“If you know that you go into a hijacked state in meetings, maybe you need to get there earlier or do more research.

“For me, the self-talk works well. When negative thoughts creep into my mind, I think about why it happened and how I can turn them around and make them positive.”

Kirsty added: “You don’t need to be a coach to ask yourself questions. It is about asking yourself simple questions on what you need and want in a situation.”

In terms of ‘recognising your role’, the skills and experiences needed to perform well are unlikely to be the same as someone in another position.

So, don’t compare. Focus on your accomplishments and skills in your role, rather than trying to emulate what someone does in a different job.


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You’re not alone

Another vital starting point is to remember you’re not alone.

That’s something you can lose sight of when gripped by those thoughts of self-doubt.

But many successful and powerful people have had those same thoughts.

During the masterclass, members saw a video of Michelle Obama talking about her experience.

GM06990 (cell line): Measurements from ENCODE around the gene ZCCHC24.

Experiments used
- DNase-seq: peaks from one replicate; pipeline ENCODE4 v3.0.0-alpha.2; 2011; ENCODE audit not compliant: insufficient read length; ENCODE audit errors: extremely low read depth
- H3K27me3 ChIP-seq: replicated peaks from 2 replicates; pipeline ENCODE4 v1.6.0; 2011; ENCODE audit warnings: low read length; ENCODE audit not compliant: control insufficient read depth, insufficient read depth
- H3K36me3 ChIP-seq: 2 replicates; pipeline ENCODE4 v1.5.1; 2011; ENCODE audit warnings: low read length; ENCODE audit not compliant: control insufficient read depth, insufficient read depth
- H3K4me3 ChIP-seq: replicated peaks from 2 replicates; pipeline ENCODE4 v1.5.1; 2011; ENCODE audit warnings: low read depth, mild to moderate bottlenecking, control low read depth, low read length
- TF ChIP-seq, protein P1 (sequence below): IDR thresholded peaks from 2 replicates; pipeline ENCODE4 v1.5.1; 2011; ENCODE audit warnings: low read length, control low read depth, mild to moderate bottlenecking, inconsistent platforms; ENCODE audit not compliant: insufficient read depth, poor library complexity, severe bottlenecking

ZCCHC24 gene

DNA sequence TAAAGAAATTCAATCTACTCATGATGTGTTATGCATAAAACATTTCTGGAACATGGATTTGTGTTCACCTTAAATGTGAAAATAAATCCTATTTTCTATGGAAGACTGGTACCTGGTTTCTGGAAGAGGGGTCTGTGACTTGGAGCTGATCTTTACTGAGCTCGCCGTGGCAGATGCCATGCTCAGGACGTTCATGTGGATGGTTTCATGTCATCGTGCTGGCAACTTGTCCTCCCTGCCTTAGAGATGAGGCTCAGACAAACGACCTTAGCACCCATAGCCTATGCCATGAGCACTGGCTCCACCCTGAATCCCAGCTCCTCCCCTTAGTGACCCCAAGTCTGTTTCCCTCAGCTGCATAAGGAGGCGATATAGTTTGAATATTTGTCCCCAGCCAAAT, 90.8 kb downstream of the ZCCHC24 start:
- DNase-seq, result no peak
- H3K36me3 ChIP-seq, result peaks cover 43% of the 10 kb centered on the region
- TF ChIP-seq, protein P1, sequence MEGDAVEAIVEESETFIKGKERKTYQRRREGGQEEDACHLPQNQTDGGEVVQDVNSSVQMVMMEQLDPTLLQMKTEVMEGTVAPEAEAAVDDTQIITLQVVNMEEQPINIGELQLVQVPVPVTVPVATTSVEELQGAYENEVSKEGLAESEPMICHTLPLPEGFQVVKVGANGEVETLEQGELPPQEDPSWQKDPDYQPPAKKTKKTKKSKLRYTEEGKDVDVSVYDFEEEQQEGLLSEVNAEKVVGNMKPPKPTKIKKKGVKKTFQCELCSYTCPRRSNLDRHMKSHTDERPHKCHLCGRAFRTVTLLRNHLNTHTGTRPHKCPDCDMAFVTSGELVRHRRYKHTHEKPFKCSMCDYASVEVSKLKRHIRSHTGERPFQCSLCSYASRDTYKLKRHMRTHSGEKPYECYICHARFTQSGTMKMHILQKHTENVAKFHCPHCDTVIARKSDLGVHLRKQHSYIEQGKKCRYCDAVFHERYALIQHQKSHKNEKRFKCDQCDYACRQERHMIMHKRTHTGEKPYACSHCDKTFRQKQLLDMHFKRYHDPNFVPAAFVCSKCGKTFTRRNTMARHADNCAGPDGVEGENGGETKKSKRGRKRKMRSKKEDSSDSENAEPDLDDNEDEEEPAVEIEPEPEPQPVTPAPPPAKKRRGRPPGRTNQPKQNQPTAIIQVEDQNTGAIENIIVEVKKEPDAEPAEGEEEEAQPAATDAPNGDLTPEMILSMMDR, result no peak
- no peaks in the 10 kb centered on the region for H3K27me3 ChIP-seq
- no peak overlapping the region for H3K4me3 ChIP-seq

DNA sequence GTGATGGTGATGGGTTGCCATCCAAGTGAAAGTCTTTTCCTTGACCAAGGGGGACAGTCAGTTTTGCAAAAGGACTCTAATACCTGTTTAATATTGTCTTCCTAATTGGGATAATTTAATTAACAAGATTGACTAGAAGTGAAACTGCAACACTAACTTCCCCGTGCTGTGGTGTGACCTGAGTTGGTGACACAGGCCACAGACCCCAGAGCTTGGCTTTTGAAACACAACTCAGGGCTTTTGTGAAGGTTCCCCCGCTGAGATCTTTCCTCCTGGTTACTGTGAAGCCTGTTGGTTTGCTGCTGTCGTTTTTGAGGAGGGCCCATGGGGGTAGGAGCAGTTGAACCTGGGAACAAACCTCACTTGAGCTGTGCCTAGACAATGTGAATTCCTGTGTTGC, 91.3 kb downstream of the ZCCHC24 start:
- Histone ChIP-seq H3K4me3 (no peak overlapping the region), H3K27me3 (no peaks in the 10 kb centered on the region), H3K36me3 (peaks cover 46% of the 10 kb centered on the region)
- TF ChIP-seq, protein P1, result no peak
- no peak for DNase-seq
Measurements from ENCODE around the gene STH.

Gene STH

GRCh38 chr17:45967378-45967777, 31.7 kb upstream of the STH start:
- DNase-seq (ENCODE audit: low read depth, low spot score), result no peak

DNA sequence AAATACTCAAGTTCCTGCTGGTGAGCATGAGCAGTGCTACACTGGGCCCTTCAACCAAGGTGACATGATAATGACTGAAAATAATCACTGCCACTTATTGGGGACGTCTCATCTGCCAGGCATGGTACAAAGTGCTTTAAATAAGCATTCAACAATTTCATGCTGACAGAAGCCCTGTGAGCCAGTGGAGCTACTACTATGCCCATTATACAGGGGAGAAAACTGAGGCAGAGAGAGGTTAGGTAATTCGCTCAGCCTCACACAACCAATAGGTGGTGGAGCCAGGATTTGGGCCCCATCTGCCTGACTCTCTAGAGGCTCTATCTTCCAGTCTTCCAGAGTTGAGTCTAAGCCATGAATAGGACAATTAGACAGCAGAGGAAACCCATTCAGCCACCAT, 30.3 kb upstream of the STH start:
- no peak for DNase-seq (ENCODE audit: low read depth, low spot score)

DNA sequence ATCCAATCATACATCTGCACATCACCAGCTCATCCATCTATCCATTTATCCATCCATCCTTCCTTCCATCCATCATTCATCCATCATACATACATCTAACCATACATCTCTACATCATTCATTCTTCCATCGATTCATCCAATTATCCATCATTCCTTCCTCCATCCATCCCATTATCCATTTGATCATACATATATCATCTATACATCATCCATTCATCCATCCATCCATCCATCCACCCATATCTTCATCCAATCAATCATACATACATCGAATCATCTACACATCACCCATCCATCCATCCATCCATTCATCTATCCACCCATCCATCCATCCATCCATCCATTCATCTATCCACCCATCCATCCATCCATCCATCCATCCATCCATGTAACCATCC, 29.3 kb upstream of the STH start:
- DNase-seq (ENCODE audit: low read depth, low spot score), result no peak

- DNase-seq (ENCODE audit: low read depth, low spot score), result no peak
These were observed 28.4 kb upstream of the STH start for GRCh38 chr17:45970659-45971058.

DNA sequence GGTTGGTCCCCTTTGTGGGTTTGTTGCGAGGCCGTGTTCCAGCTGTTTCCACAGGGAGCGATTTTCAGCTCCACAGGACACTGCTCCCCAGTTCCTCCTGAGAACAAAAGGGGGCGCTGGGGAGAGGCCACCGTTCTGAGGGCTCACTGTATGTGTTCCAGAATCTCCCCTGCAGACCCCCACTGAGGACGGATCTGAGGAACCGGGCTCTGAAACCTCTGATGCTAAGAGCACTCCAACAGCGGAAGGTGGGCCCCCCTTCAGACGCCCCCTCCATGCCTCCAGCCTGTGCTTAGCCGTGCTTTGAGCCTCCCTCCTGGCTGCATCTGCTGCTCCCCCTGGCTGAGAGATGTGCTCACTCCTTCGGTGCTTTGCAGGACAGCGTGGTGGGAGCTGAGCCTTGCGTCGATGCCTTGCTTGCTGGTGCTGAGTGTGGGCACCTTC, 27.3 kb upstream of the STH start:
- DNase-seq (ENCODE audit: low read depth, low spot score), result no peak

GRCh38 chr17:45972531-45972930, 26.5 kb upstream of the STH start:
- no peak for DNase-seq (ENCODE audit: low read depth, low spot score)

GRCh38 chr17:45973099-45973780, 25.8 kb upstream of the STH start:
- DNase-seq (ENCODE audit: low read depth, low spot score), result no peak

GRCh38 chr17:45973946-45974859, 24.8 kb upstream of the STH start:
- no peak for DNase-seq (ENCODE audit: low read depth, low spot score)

We’ve quoted Maya Angelou in this blog. Tom Hanks spoke about imposter syndrome in an interview last year.

Howard Schultz, the former CEO of Starbucks, has talked about his experience, saying: “Very few people, whether you’ve been in that job before or not, get into the seat and believe that today they are now qualified to be the CEO.”

Dan added: “When it comes to imposter syndrome, remember you are not alone. Even powerful leaders have these thoughts.

“It can happen to even the seemingly most confident of people. These feelings are natural. The key is to not let them hold you back.”

And remember, it is good that we think differently and have different views and opinions.

“People think in different ways,” Dan said.

“And we want that diversity. Otherwise, we just have our blinkered viewpoints, shaped by our education and experiences.

“So, you have to get to a point where, if you go into a meeting and think differently to someone else, you realise that is a good thing. You need the mindset of believing you have something to offer.”


During this exclusive session for members of The Media Team Academy, we also outlined three simple tips you can use immediately to help tackle imposter syndrome.

If you would and your team would like access to session like this, speak to your account manager about joining The Media Academy - our learning and development programme – designed specifically for comms and media teams.


Media First are media and communications training specialists with more than 35 years of experience. We have a team of trainers, each with decades of experience working as journalists, presenters, communications coaches and media trainers.